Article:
On December 8, 1998 Melissa Trotter was seen leaving Montgomery College. She was not seen again until January 2, 1999 when her body was discovered in the Sam Houston National Forest by hunters. On July 11, 2000, a Montgomery County jury sentenced a man named Larry Swearingen to death for the murder of a local college student named Melissa Trotter. As of January 15, 2015 Swearingen remains on death row and actively involved in appealing his conviction. To date both Swearingen and the Montgomery County District Attorneys Office have filed appellate briefs with the Court of Criminal Appeals. Swearingens attorney believes that exculpatory evidence, in the form of DNA testing, will provide Swearingen with an alibi. The Judge stated in his ruling that Swearingen could not meet the necessary legal threshold showing that the exculpatory evidence would create a not guilty verdict due to the overwhelming mountain of inculpatory evidence.
Several pieces of evidence, some allowed in trial and kept from the jury, present skepticism about the prosecutions case. There were four cigarette butts found near Melissas body, and not one was tested for DNA evidence, nor were they offered at trial. The prosecution offered a torn piece of pantyhose, the same kind that was used to strangle Melissa that was found outside Swearingens residence. As the newly elected Judge Case pointed out, the pantyhose was found outside the residence in a publicly accessible location, and was not previously identified in two prior searches of the residence by teams of officers trained in the collection of evidence. The Judge goes on to explain that the trained officers were specifically authorized by the court to search and seize items of womens clothing for forensic examination and yet they still did not find this pantyhose. Judge Case has also taken issue with some erroneous facts presented at trial regarding a cell phone call and cigarettes that were claimed to be Melissas.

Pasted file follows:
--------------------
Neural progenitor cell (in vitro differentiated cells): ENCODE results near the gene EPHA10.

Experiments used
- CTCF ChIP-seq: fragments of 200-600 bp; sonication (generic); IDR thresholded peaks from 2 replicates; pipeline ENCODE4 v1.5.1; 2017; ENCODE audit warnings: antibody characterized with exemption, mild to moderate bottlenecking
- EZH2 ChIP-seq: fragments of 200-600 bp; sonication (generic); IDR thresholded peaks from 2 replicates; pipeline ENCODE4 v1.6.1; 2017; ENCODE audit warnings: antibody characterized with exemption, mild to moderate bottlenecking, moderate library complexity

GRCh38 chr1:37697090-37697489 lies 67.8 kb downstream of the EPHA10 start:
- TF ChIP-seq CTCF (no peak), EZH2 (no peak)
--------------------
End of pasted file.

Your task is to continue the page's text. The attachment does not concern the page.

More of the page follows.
Texas Governor Rick Perry has presided over more executions than any other governor. Thus far, twelve inmates have been exonerated after being sentenced to death in Texas. Currently there are 277 inmates in line for the death chamber. Texas has executed 518 inmates, which places in above any other state in the country; second place goes to Oklahoma with 111 executions. Judge Case stated that his ruling in Swearingens case was informed by the exoneration of another Texas death row inmate, Roy Criner. Criner had confessed to sexually assaulting and murdering a young woman but was later found to be innocent. The Court of Criminal Appeals ruled that there was no exculpatory evidence strong enough to overcome the inculpatory evidence. As it turned out, there was. Testing of a cigarette butt and sexual assault evidence from the victims body provided the evidence that exonerated Criner back in 1986. Judge Case found that, just as in the precedent set by Criner, allowing Swearingen to seek this exculpatory evidence could potentially outweigh the inculpatory evidence. In fact, in granting the request for exculpatory evidence, Case wrote, It is probably that (Swearingen) would not have been convicted if exculpatory results had been obtained through DNA testing.
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